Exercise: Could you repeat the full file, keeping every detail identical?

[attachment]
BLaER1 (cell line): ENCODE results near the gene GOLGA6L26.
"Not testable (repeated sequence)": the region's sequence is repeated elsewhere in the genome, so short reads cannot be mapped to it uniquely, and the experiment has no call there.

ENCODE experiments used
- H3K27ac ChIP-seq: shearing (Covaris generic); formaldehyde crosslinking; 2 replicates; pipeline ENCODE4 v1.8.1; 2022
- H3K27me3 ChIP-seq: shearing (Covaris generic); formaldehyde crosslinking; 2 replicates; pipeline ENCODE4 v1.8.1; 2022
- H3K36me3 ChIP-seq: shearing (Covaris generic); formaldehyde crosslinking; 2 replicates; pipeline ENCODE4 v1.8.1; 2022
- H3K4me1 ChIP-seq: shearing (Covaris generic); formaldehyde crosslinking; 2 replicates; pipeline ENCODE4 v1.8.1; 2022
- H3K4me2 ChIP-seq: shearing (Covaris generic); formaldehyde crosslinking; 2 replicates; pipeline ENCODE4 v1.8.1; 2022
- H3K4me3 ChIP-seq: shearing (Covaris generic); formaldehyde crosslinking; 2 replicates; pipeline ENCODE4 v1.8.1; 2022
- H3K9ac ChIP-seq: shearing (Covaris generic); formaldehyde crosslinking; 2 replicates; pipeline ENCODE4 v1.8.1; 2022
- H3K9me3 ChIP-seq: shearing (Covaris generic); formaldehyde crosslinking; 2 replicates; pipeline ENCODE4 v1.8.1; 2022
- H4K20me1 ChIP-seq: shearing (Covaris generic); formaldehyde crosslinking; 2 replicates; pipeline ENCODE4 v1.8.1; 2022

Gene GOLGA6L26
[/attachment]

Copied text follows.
BLaER1 (cell line): ENCODE results near the gene GOLGA6L26.
"Not testable (repeated sequence)": the region's sequence is repeated elsewhere in the genome, so short reads cannot be mapped to it uniquely, and the experiment has no call there.

ENCODE experiments used
- H3K27ac ChIP-seq: shearing (Covaris generic); formaldehyde crosslinking; 2 replicates; pipeline ENCODE4 v1.8.1; 2022
- H3K27me3 ChIP-seq: shearing (Covaris generic); formaldehyde crosslinking; 2 replicates; pipeline ENCODE4 v1.8.1; 2022
- H3K36me3 ChIP-seq: shearing (Covaris generic); formaldehyde crosslinking; 2 replicates; pipeline ENCODE4 v1.8.1; 2022
- H3K4me1 ChIP-seq: shearing (Covaris generic); formaldehyde crosslinking; 2 replicates; pipeline ENCODE4 v1.8.1; 2022
- H3K4me2 ChIP-seq: shearing (Covaris generic); formaldehyde crosslinking; 2 replicates; pipeline ENCODE4 v1.8.1; 2022
- H3K4me3 ChIP-seq: shearing (Covaris generic); formaldehyde crosslinking; 2 replicates; pipeline ENCODE4 v1.8.1; 2022
- H3K9ac ChIP-seq: shearing (Covaris generic); formaldehyde crosslinking; 2 replicates; pipeline ENCODE4 v1.8.1; 2022
- H3K9me3 ChIP-seq: shearing (Covaris generic); formaldehyde crosslinking; 2 replicates; pipeline ENCODE4 v1.8.1; 2022
- H4K20me1 ChIP-seq: shearing (Covaris generic); formaldehyde crosslinking; 2 replicates; pipeline ENCODE4 v1.8.1; 2022

Gene GOLGA6L26